The first case was in a toddler, a boy the age of two, in a remote village of southern Guinea, near the border of Sierra Leone and Liberia. A week later the mysterious illness would claim the child’s mother, grandmother and sister—each, a frightening and rapid decline wracked by fever, diarrhea, and vomiting. Soon, there were fourteen of such deaths in and near the village of Meliandou, in the prefecture of Guéckédou. Seven of the early patients tested positive for cholera at the local hospital, but this wasn’t cholera.
As others were getting sick, the traditional village healers, sometimes called the “secret societies” by outsiders, would attempt to dispel the evil spirits that seemed to cause these hellish symptoms, keeping both the illness and the ultimate deaths shrouded from the rest of the world.
This is what happened in December 2013. “It was pretty much missed by the national authorities in Guinea,” said Dr. David Nabarro, a widely respected public health leader who would later be called upon to serve as the U.N. Secretary-General’s Special Envoy on Ebola. “It was thought by about February 2014 that it had burned out. But all that actually had happened is that it had gone underground. The deaths, when they occurred, were dealt with locally by the secret societies. They weren’t reported.”
Then more and more mistakes followed, said Nabarro at an extraordinary and candid discussion on Sunday morning, graciously hosted by Claudia Gonzalez and Richard Edelman at their home in New York.
When the cases started to build up again in April 2014, it was at last picked up by national authorities in Guinea. But at first, said Nabarro, it was misdiagnosed as Lassa fever, another hemorrhagic illness brought on by a virus.
Then, when it was finally recognized as Ebola, Nabarro recounted, “it just did not sound the global alarm. And, indeed, the NGOs were beginning to say, ‘There is a problem. It is Ebola.’ But it did not switch from being an NGO-identified problem to being a problem that was strongly voiced by the World Health Organization. And we know from email traces that doctors were writing to Geneva from the affected countries in May and in June 2014, and their concerns were not being properly heeded.”
“In June and July 2014, there were quite loud voices coming from the WHO’s regional office in Africa, and then the WHO Geneva office—but by that time, when the alarm was being sounded loud, it had already moved from Guinea into Liberia, and by June/July it was in Monrovia and was spreading with a doubling of cases every three weeks. It was like a wildfire burning out of control.”
So we can see these three escalating steps of failure in the global health response, he said: “One, at the very earliest stage, it was missed in country. It wasn’t identified as Ebola. Secondly, in May, it was identified but not properly voiced in country. And then by June/July, the voice was there, but it was not hitting global opinion.”
The Ebola outbreak of late 2013 to 2015—which may now be a faded memory to many, particularly to those of us in the developed world who understood its distant horror and scale only by the headlines—killed more than 11,000 people. And were the global effort in containment to have been delayed even a few months more, this outbreak could easily have claimed tens of thousands of additional lives, including in the U.S.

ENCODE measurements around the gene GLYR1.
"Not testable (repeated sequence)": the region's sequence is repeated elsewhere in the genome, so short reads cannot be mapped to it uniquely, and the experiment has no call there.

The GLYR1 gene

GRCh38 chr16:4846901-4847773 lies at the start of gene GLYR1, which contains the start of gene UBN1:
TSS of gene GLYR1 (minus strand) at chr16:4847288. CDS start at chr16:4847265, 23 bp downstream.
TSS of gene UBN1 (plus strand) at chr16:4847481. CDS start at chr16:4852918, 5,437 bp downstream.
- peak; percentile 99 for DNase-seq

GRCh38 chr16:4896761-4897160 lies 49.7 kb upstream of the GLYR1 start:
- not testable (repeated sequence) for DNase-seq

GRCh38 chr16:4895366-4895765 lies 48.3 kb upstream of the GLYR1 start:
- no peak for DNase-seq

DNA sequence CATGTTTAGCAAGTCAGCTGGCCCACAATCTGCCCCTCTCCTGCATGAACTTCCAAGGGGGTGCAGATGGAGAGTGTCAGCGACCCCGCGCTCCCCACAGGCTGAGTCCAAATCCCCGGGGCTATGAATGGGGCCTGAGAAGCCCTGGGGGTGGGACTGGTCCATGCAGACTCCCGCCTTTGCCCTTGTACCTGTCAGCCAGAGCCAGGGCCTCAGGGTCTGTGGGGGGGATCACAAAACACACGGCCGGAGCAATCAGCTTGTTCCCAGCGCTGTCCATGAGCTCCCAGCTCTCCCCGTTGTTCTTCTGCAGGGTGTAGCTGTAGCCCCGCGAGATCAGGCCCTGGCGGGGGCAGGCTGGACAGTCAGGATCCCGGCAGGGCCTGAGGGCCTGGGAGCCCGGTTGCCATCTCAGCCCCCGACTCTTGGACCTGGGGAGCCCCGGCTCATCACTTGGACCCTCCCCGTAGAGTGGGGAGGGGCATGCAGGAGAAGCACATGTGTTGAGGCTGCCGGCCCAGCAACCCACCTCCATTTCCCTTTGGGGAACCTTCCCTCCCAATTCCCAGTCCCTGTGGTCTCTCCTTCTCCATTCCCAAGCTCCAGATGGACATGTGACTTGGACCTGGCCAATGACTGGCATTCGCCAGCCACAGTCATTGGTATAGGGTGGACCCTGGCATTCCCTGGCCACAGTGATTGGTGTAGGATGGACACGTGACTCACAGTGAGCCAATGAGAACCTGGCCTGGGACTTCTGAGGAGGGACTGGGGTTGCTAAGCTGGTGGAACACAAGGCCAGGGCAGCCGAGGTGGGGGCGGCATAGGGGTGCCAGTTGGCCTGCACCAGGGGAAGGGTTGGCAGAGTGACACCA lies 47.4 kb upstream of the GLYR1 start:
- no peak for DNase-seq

So what lessons can public health authorities around the world take away from this episode to ensure that, next time, our global response—and yes, it needs to be a global response—is better and quicker? On Sunday, Nabarro offered three. They are:
1) Always treat reports of clusters of unexpected and unexplained deaths with at least a “high index of suspicion” that the cause may be something of potential global concern.
2) Don’t ever let emailed reports from doctors, particularly those from non-governmental organizations, get buried in inboxes at the WHO (or any public health authority).
3) “Once the alarm is sounded, make sure that it’s sounded at the very loudest pitch possible—because action now is worth 10 or 20 times action in two months’ time.”
Nabarro, who is currently Special Adviser of the Secretary-General on the 2030 Agenda for Sustainable Development and Climate Change (the U.N. is big on long titles), is in contention to be the next Director-General of the WHO—and he is a very worthy candidate in my view. But the WHO and other global health responders can only follow rules No. 1, 2, and 3, if they have ample funding and active support from the rest of the world.
The first tests of that support, indeed, may come as early as May, when the G20 Health Ministers meet in Berlin. At that meeting, there will be a four-hour simulation of possible pandemics (an extension of one presented at the World Economic Forum at the end of January) that has been organized at the request of German Chancellor Angela Merkel.
“We’ll see how countries react,” said Nabarro. Let’s hope their response is even remotely commensurate with the scale of the danger to the world when the next horrific pathogen emerges. And emerge it will.
This essay appears in today’s edition of the Fortune Brainstorm Health Daily. Get it delivered straight to your inbox.